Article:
Pacific hopes remodeled Tran Library meets needs
The Tim and Cathy Tran Library sits near the heart of Pacific University's wooded campus in Forest Grove, just north of Marsh Hall and just south of the Washburne University Center.
Isaac Gilman, dean of university libraries, wants to make sure it is at the heart of Pacific's vocation as well, addressing the needs of its student population and complementing its academic programming in a way that only a library can do.
Library staff at Pacific's Forest Grove campus are preparing for the start of a planned two-phase remodeling project that will transform much of the Tran Library's second floor.
"The library is really becoming a hub," Gilman said. "It always has been, but I think even more so — a hub for academic support for students."
Walking through the library space, Gilman pointed out areas that will be remodeled as part of the first phase: a section of the library labeled "Music Collection," around which glass walls will be erected as it becomes a "makerspace," a photography mini-studio and a seminar room, and the library's east wing, from which all the bookshelves will be removed to make way as the space is divided into study rooms.
"It's something that students have requested for, really, since this building opened," Gilman said.
It's a priority Gilman, who has worked at Pacific for about 12 years, said he shares.
"I've wanted to add more study rooms for a long time," he remarked.
The study rooms will vary in size, Gilman said, and at least one will also be outfitted as a lactation room for nursing mothers. That's something the library does not have right now, and it's an amenity Gilman said is important to some of Pacific's "non-traditional" students, such as those who are older than typical undergraduates and have to juggle school with family obligations or work.
As for the shelving units from the east wing, area residents might see them turn up a few miles to the east. Gilman said Pacific intends to donate the bookshelves to the Cornelius Public Library, which is preparing to move into a much larger building now under construction along Adair Street.
Karen Hill, Cornelius' library director, said Pacific has been "very generous" in agreeing to donate the surplus shelves. They won't fill the library's entire needs, but Hill said Spacesaver Specialists Inc. in Tualatin is also contributing.
"Between the two of them, we will be able to save tens of thousands of dollars in shelving," Hill wrote in an email Monday, Aug. 6.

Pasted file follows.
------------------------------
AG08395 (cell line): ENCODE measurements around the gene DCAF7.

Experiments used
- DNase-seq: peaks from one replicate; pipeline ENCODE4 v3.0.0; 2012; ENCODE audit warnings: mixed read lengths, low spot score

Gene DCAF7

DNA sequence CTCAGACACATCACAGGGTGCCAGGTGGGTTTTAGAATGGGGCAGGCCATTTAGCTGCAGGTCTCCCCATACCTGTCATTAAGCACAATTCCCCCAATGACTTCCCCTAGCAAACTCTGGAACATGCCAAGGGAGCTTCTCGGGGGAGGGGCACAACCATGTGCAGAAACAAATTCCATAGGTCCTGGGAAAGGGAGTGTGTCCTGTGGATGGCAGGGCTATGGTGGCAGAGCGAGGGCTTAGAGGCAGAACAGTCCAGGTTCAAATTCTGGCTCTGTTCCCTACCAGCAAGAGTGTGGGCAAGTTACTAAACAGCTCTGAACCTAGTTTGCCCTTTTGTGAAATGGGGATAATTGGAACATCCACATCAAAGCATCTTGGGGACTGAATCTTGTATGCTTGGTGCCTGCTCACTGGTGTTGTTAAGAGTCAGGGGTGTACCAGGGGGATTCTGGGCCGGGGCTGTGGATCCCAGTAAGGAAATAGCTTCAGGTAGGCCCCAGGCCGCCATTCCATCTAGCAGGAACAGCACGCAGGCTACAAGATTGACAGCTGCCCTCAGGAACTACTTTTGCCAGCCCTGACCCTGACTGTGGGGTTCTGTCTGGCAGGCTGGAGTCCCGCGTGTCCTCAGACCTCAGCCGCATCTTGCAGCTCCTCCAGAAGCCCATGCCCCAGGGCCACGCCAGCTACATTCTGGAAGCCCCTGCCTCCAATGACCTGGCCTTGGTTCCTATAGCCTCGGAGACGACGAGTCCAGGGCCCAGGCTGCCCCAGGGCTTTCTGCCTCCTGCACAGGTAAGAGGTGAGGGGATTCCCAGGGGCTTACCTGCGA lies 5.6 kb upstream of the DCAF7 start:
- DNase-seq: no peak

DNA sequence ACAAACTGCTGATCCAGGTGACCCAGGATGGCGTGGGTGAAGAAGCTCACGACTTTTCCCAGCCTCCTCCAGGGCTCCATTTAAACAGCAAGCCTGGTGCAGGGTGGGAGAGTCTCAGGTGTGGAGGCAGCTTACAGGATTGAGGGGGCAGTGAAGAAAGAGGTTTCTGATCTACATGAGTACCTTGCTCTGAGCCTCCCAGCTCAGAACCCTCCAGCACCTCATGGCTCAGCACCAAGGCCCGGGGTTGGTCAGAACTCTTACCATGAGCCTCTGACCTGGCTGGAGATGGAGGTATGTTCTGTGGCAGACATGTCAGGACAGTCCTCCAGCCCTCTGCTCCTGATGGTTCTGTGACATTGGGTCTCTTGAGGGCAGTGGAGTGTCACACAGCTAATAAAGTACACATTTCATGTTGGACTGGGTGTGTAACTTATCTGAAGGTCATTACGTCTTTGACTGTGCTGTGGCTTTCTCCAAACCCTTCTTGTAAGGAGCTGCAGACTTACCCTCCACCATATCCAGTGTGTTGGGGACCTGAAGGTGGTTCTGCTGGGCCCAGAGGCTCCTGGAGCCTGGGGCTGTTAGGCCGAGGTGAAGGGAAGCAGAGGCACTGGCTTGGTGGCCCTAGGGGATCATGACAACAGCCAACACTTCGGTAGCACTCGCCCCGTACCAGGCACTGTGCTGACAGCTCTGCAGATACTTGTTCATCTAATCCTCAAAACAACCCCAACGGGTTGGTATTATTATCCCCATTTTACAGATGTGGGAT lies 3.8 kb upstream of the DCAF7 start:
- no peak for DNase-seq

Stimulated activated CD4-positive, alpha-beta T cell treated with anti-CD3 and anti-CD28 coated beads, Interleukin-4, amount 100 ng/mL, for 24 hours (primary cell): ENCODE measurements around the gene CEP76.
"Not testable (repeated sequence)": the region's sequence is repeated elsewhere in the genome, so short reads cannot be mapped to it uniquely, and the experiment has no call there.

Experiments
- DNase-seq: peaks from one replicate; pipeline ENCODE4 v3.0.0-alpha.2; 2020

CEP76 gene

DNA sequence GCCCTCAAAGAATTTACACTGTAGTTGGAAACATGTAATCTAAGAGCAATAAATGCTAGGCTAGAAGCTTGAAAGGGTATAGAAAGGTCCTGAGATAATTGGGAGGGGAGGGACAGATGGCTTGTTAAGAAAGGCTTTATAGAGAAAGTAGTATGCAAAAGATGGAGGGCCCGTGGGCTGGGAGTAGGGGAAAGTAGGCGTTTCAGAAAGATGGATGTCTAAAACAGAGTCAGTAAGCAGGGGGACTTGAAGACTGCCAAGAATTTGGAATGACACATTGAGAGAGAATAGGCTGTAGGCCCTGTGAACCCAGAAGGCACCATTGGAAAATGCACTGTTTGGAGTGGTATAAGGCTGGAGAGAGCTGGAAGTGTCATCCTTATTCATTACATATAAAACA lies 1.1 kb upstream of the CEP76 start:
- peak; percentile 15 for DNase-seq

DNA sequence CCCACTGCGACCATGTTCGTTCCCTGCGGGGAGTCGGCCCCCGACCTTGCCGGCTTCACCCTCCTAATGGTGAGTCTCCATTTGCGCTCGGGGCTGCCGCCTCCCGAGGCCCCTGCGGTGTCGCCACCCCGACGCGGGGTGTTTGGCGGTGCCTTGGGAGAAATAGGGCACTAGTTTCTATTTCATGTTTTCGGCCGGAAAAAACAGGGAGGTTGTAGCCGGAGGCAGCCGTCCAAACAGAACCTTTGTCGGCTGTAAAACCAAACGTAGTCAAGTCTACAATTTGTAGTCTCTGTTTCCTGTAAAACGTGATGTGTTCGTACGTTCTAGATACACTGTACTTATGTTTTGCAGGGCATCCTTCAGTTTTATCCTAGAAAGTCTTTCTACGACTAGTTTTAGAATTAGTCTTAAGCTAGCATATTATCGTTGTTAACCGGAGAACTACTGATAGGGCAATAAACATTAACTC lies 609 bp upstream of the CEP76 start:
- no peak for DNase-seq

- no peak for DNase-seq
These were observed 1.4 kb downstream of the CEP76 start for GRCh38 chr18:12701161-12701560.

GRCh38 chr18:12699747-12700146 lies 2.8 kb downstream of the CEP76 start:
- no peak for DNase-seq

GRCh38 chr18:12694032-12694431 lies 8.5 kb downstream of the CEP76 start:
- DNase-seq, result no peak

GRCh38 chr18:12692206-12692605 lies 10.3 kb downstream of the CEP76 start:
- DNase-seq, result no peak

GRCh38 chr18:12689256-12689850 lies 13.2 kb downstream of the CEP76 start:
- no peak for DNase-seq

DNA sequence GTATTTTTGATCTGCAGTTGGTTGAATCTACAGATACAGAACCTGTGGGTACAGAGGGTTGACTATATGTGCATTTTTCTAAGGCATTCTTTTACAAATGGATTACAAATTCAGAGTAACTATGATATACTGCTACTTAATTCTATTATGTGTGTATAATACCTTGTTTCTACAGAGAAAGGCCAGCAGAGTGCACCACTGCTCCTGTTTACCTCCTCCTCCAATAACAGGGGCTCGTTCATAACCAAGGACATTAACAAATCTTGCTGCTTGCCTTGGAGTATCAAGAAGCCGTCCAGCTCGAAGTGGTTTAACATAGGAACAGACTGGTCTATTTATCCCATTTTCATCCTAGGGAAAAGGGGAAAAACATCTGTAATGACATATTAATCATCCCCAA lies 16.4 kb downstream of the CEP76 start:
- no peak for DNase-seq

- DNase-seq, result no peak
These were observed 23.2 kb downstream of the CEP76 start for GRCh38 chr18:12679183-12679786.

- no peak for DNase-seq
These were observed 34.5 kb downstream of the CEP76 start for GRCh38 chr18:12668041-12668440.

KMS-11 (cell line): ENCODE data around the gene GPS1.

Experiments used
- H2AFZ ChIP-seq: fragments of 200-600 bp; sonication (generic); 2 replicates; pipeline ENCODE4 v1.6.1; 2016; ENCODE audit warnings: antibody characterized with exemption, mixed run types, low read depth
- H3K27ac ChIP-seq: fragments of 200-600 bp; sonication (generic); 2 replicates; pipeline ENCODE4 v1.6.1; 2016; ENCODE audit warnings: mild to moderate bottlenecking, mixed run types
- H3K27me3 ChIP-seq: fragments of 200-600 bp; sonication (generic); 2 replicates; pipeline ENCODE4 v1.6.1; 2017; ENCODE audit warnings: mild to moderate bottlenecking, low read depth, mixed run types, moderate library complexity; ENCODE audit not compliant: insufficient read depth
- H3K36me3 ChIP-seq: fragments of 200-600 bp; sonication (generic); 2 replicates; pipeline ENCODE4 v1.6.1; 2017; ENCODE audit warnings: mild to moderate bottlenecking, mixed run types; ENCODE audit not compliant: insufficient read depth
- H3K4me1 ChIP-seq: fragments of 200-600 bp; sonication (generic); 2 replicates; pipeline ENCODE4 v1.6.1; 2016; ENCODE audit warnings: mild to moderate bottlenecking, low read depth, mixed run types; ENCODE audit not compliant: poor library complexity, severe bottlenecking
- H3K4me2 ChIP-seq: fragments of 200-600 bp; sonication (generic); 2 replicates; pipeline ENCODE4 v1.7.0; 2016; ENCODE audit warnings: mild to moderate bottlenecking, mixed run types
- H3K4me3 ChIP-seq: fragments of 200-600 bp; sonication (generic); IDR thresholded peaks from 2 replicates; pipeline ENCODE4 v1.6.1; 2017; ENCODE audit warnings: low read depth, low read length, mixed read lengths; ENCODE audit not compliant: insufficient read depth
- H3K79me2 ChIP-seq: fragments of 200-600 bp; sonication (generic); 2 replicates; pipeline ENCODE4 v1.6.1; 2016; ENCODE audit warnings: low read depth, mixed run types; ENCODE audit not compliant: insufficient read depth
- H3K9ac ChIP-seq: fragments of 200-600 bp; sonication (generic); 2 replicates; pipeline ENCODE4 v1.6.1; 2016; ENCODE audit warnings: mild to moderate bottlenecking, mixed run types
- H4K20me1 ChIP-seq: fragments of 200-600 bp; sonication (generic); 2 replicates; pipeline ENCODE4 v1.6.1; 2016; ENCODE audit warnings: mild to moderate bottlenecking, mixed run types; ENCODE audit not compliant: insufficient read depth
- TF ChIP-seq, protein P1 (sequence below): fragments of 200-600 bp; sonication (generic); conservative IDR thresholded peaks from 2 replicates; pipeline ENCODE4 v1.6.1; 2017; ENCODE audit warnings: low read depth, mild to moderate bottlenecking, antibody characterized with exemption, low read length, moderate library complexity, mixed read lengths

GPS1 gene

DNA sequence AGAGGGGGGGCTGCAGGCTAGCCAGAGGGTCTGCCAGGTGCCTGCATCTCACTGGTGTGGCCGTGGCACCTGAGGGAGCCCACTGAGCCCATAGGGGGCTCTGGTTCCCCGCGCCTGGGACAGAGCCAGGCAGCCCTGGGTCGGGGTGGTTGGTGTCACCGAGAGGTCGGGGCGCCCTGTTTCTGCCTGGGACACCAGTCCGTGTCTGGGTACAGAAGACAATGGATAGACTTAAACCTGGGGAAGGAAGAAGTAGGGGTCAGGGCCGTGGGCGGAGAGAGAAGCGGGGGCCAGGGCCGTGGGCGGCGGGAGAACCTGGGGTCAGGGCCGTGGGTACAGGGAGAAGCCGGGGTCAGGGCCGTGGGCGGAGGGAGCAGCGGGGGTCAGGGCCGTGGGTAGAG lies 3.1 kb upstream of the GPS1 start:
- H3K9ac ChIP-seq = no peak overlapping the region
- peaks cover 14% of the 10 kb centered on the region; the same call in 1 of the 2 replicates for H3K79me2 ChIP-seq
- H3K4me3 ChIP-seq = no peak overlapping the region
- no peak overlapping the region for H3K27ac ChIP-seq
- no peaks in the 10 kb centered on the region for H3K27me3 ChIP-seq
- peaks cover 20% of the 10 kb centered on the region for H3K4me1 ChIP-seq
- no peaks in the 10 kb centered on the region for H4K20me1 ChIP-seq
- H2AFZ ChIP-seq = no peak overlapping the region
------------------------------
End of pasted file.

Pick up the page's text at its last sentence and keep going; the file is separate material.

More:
Gilman serves on Cornelius' library advisory board, giving him insight into that other library project as well. He said he is in favor of doing more outreach from the university libraries to both city libraries and libraries at local K-12 schools.
While the study rooms will be a significant addition to the Tran Library, the addition of the makerspace will be a more visible, dramatic change.
The makerspace will occupy the area now taken up by shelves of audio CDs, across the atrium from Pacific's tutoring center, which has moved to the Tran Library's second floor for the 2018-19 school year. Gilman said it will feature gadgets like a 3D printer, 3D scanner, laser cutter, milling machine and even book-binding equipment. Rooms will also be set aside as a "white box" for photography and a larger meeting room with a nice view of the campus.
"We're trying to make it a space that's going to be relevant and useful for students in as many disciplines as possible," Gilman said. "There are already some maker activities on campus. There are various 3D printers in physics and in art, and the art department also has a lot more of the kind of 'dirty' stuff — saws, and things that we wouldn't have here. So we see this as more, hopefully, a complementary space that will provide general access to all students, rather than some of these disciplinary or departmental spaces that are really only used now by students in that major department."
He added, "I think it really supports a move towards more applied and hands-on learning. … It will support that work across a number of disciplines too."
Construction on the approximately $1.6 million first phase of the project is tentatively slated to start in January, according to Gilman. However, he noted, there's plenty of advance work that needs to be done — some of which is already underway — including reorganizing materials, something Gilman referred to as "long-overdue maintenance," and moving around furniture and shelving units.
"It's been a huge project for the library staff," Gilman said.
University officials hope to have the remodeling work substantially completed before finals in April and graduation in May.
The second phase of the project will include creating a new "media center" in the library for both the displaced audio CDs and the library's collection of DVDs. Gilman doesn't have a lot of details on that second phase, including funding or when it will begin construction — the focus right now is the first phase, with the study rooms in the east wing and the addition of the makerspace.
The changes are part and parcel with other on-campus transformations in the works or envisioned by university officials.
An influx of students from now-shuttered Marylhurst University has prompted the university to renovate some of the space in its Taylor-Meade Performing Arts Center. And earlier this year, an updated master plan for Pacific's campus in Forest Grove was approved by the city. Among other things, the new plan forecasts a growing undergraduate student population and identifies the addition of dormitory space as a major need.
By Mark Miller
Editor, Forest Grove News-Times
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